Taxing Progressively

A Tiny Tax, A Really Big Return

America’s states, says a new Center on Budget and Policy Priorities report, have a remarkably easy-to-administer alternative that can help avoid devastating budget cuts without putting any real pain on anyone. That alternative: tax the rich!

By Sam Pizzigati

The first round of state legislative sessions since the U.S. economy started shifting into meltdown mode last spring is now wrapping up. Most states have reacted predictably. They’ve cut back on funding for the public services that low- and middle-income people, in these hard times, so desperately need.

Not every state has so far gone this budget-slashing route. But virtually every state that hasn’t yet taken the cutback plunge is actively considering it.

For all these states, researchers at the Center for Budget and Policy Priorities have a straightforward message: stop! States today, these researchers argue in this well-documented new white paper, have a remarkably easy-to-administer alternative that can help state officials avoid devastating cuts without putting any real pain on anyone.

That alternative: tax the rich. Even just a little.

In fact, the Center’s Elizabeth McNichol, Andrew Nicholas, and Jon Shure explain in Raising State Income Taxes on High-Income Taxpayers, placing just an additional 1 percent tax on income over $500,000 — in the 41 states that currently have a state income tax — would raise $8 billion for needed state services.

The Center paper thoughtfully offers up a state-by-state breakdown of how much revenue a tiny 1 percent increase would raise — and how few taxpayers would see higher tax bills.

In Maryland, for instance, adding a 1 percent tax on income over $500,000 would raise $207.4 million — fully enough to offset the $206.5 million in cuts to Medicaid, public colleges, and local governments in the latest state budget. This 1 percent tax on income over $500,000 would impact a mere 0.6 percent of Maryland’s taxpayers.

How can such a tiny tax increase raise such significant sums? Simple. The rich are sitting on a ton of assets. America’s wealth, Center researchers note, “has become concentrated among the nation’s richest households to an extent not seen since the late 1920s.”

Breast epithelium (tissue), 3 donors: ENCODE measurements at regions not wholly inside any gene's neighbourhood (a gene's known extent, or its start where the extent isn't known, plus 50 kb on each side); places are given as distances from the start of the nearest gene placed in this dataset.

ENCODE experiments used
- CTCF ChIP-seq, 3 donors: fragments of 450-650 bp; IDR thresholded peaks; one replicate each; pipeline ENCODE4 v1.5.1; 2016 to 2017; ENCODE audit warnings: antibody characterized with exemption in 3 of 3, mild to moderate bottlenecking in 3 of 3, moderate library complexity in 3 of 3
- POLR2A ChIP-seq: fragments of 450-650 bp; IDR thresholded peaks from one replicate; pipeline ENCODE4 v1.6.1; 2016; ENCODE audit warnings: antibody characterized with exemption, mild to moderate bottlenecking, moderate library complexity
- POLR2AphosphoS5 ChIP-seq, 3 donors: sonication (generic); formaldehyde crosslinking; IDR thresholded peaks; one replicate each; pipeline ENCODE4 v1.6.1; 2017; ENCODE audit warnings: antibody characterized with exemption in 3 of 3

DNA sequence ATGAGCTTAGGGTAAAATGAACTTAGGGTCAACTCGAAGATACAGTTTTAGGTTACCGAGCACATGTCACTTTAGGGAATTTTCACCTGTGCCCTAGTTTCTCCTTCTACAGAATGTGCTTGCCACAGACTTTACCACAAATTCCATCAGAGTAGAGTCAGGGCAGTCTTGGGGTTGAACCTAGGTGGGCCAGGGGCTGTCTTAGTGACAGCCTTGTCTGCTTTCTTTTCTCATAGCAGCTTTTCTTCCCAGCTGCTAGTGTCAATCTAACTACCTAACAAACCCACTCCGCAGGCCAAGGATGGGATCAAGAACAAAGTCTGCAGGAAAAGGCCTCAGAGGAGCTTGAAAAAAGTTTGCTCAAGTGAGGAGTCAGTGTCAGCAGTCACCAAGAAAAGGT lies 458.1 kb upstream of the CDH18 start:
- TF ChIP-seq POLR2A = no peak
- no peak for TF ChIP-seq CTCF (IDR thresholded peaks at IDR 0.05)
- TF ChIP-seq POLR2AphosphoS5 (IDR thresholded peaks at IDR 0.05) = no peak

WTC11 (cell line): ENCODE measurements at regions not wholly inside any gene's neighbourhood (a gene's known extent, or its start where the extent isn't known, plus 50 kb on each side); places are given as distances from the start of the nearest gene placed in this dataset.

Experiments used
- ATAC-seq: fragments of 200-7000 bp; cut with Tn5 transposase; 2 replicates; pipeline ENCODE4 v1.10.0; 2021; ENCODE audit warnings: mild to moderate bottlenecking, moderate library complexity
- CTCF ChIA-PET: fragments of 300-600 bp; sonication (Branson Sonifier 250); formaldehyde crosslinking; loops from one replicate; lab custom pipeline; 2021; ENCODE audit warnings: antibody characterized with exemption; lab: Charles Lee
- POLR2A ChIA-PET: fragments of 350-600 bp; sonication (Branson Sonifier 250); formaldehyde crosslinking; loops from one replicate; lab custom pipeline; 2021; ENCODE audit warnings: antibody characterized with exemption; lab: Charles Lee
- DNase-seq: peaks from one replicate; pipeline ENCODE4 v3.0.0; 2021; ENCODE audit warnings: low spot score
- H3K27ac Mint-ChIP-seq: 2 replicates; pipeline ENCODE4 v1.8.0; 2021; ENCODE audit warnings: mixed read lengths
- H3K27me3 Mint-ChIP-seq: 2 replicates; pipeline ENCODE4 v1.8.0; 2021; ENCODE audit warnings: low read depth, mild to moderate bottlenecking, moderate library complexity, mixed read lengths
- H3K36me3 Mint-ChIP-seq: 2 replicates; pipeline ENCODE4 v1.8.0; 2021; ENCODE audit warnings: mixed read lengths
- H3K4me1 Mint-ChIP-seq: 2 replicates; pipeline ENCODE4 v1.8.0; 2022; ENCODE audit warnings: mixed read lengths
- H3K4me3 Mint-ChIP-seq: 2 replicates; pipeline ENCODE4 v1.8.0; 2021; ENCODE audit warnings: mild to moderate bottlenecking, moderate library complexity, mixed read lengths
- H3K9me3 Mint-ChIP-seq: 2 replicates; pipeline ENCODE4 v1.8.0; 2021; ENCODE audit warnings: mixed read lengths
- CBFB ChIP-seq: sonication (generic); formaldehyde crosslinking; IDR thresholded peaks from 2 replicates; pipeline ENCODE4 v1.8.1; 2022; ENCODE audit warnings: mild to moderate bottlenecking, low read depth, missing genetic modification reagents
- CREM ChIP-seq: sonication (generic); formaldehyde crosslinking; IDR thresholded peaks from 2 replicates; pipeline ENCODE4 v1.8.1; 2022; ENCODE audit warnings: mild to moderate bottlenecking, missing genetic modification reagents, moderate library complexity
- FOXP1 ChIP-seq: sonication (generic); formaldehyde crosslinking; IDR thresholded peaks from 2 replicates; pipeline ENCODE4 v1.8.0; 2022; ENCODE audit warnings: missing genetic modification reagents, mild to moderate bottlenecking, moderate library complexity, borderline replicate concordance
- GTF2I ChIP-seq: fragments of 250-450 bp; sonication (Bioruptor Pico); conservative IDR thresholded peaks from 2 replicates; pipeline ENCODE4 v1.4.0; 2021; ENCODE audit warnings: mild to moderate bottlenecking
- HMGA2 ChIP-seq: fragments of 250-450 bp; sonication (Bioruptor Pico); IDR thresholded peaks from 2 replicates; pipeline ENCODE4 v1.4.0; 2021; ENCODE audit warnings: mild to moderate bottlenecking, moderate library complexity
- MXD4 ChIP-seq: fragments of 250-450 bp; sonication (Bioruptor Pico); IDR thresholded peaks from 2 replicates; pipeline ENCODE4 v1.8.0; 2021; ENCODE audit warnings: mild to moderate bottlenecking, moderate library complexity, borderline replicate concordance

Across-the-board 1 percent state tax hikes on income over $500,000, the Center adds, have no real downside. Such tax hikes would be fair, quick to put in place, and much more economic recovery-friendly than budget cutbacks that reduce the spending money in average family pockets and depress, in the process, overall economic demand.

The obvious question: Why aren’t more states actively considering tax hikes, even if just tiny ones, on their wealthiest?

Chalk that reluctance off to concentrated wealth. In a top-heavy society, immense concentrations of private wealth invariably translate into immense concentrations of political power. In deeply unequal societies, rich people have the clout to determine which issues get political traction and which don’t.

The Greeks gave us a word for a political system where the wealthy exercise this sort of clout: plutocracy.

The rich, to be sure, don’t always get their way in a plutocratic society. Serious and sustained citizen pressure can indeed dent deep-pocket armor. In New York, earlier this month, we saw the what this pressure can do when the state’s governor, after categorically ruling out a tax hike on his state’s wealthiest, did an about-face and agreed to a modest hike on New York’s top tax rate.

But New York’s wealthiest — and the wealthiest in every other state — are still paying their total state and federal taxes at less than half the rate their predecessors paid back in the 1950s and 1960s. The citizen pressure we need to see has clearly only just begun.

Sam Pizzigati edits Too Much, the online weekly on excess and inequality.

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